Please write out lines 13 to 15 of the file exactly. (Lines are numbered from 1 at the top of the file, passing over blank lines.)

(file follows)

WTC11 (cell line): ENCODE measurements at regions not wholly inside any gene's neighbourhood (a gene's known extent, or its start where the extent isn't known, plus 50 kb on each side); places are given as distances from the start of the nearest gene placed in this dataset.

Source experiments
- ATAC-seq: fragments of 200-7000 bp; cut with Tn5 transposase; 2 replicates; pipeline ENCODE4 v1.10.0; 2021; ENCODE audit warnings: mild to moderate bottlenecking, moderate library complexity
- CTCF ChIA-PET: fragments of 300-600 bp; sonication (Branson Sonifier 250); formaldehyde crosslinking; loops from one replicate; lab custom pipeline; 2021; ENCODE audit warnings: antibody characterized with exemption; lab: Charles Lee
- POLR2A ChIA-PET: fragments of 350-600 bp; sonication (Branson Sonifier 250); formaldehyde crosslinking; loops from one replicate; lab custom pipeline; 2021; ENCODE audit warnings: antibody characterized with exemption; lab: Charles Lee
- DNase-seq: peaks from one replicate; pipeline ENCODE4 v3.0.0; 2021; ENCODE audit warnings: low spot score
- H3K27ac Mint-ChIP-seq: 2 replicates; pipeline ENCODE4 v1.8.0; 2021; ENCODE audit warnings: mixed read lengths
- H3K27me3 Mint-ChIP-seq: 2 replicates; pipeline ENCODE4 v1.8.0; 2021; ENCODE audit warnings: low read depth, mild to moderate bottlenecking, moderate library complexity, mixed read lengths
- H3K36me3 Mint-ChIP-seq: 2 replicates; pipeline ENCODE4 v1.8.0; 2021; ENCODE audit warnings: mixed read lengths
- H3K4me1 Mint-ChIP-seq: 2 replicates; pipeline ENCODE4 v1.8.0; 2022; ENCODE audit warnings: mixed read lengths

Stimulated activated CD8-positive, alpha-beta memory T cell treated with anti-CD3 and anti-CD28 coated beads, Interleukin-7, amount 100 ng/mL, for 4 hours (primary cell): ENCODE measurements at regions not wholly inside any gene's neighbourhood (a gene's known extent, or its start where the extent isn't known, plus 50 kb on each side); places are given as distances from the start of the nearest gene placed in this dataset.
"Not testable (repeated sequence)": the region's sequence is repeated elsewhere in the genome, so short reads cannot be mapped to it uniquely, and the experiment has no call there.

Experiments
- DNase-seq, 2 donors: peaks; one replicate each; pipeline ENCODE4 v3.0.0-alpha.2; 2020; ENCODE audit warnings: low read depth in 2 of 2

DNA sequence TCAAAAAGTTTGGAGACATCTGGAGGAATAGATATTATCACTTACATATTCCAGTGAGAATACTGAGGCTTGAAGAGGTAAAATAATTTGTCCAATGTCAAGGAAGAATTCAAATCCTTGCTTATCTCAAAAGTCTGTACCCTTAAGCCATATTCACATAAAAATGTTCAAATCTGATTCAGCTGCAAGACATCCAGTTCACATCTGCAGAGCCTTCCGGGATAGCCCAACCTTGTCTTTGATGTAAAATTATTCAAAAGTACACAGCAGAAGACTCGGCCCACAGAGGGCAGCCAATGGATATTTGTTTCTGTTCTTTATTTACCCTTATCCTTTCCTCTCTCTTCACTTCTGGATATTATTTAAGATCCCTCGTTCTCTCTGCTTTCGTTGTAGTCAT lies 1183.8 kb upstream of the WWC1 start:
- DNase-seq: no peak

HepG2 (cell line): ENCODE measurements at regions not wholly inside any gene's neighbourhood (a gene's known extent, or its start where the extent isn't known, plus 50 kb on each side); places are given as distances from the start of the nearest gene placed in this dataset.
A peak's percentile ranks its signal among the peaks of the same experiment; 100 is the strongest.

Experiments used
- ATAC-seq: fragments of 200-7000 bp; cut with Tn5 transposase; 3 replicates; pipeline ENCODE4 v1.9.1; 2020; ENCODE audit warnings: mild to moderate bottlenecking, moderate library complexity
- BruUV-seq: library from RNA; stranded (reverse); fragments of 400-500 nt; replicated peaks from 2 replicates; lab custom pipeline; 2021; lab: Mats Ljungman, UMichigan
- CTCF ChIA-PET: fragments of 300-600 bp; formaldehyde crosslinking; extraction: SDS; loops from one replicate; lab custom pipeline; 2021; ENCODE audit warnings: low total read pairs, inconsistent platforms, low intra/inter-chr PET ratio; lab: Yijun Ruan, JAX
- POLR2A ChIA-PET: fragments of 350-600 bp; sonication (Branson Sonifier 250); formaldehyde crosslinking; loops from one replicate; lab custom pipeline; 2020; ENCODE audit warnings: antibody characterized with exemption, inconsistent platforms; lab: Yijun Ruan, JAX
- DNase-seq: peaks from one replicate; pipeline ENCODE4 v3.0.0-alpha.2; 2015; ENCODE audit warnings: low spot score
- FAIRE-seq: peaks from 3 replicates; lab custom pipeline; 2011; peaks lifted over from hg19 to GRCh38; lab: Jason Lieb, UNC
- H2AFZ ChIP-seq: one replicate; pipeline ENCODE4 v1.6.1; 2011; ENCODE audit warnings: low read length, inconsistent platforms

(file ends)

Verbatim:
Experiments
- DNase-seq, 2 donors: peaks; one replicate each; pipeline ENCODE4 v3.0.0-alpha.2; 2020; ENCODE audit warnings: low read depth in 2 of 2

DNA sequence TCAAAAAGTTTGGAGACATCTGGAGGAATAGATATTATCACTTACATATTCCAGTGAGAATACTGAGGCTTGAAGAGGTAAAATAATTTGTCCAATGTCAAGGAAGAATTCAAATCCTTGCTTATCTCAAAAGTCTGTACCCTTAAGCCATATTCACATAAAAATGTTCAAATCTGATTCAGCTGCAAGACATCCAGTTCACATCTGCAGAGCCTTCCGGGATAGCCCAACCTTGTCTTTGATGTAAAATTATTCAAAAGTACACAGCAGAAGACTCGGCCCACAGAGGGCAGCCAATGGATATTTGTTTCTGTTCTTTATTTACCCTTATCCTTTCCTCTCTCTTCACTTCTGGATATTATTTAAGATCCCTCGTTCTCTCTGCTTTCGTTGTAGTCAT lies 1183.8 kb upstream of the WWC1 start: